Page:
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  • Writer's pictureFather Puddleglum

2nd Sunday of Lent - A

Sometimes when I’m having a rough day I like to look at old pictures of my family and friends. They remind me of times when I wasn’t so melancholy and things were better. That usually does the trick. These memories bring comfort in times when I am experiencing distress. I am sure you can all relate. It’s important to have these moments to hold onto when you go through tough times. They remind you that your difficult circumstances will pass.

This week’s Gospel passage is quite the jump from last week when we saw Jesus struggling with temptation in the desert. He was victorious over Satan and conquered temptation by His human will. We saw the stark humanity of Jesus. Like us He was tempted to sin although He remained free from sin. Today instead of an emphasis on the humanity of Jesus, we are given a display of His divinity. We see His glory revealed to Peter, James, and John on top of Mount Tabor. It is no accident that the Church arranges the readings for us in this manner. We begin Lent with Jesus down in the desert. We then see Him up on top of Mount Tabor. He must then go down Tabor only to climb the hill of Calvary. The life of Jesus is full of ups and downs.

In Lent we struggle and wrestle with our own brokenness and our attachments to sin. We go through our own ups and downs. Like Jesus in the desert we take forty days to do serious battle with temptation and confront our weaknesses. And having been at for almost two weeks we begin to feel the heaviness of our burdens. We have probably faltered here and there with our Lenten resolutions although we probably had a strong start. But now we notice the strength of our attachments. The weakness of our wills and our tendency to acquiesce to temptation is laid bare before our eyes. Perhaps we grow weary and heavy of heart. Perhaps we are tempted to discouragement.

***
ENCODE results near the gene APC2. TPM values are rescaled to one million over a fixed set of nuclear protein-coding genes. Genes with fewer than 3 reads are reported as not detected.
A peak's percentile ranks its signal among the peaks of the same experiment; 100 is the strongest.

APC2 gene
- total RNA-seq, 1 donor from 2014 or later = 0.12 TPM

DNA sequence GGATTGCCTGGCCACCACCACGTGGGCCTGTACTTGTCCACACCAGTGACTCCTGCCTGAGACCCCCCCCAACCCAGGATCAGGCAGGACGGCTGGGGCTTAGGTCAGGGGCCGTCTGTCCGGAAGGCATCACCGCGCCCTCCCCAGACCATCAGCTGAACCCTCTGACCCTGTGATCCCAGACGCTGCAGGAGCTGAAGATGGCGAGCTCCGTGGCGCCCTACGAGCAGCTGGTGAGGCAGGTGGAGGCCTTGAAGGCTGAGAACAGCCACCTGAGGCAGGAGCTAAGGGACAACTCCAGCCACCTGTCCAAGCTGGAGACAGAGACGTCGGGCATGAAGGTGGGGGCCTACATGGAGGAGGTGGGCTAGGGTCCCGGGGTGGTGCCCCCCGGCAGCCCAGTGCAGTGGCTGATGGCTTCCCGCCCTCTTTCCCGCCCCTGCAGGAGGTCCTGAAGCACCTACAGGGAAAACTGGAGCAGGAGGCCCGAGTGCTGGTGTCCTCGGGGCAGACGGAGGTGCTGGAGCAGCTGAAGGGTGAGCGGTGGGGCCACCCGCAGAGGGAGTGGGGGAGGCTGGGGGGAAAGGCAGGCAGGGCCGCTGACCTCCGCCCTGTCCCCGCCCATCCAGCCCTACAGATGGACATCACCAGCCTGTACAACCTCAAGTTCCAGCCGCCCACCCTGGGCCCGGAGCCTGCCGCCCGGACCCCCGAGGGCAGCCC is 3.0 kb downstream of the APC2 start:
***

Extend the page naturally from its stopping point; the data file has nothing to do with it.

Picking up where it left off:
Six days before the Transfiguration Jesus made the first prediction of His passion and death. The plan was made known to His apostles. He must suffer and die. Furthermore, Jesus says that if they want to follow Him they too must take up their crosses and suffer. You can imagine the anguish this would have caused in the hearts of His followers. They were probably weary and heavy of heart. Jesus must climb Mount Calvary to die. But before that He climbs Mount Tabor and reveals His Glory. He shows what lies beyond Calvary which is His glorious Resurrection. Peter, James, and John are given a taste of Heaven when we will behold the glorious face of God. Jesus is giving His apostles something to hold onto when He must undergo His passion. When they are tempted to lose hope they can recall this moment when Jesus manifested His power and divinity. The Transfiguration was a foretaste of the power and glory of God that lay beyond the cross. It was a grace meant to shine in the dark that would envelope the apostles during and after the crucifixion. Much like our photos and memories of better times give us comfort, the Transfiguration would remind the apostles that the cross does not end with death but with resurrection.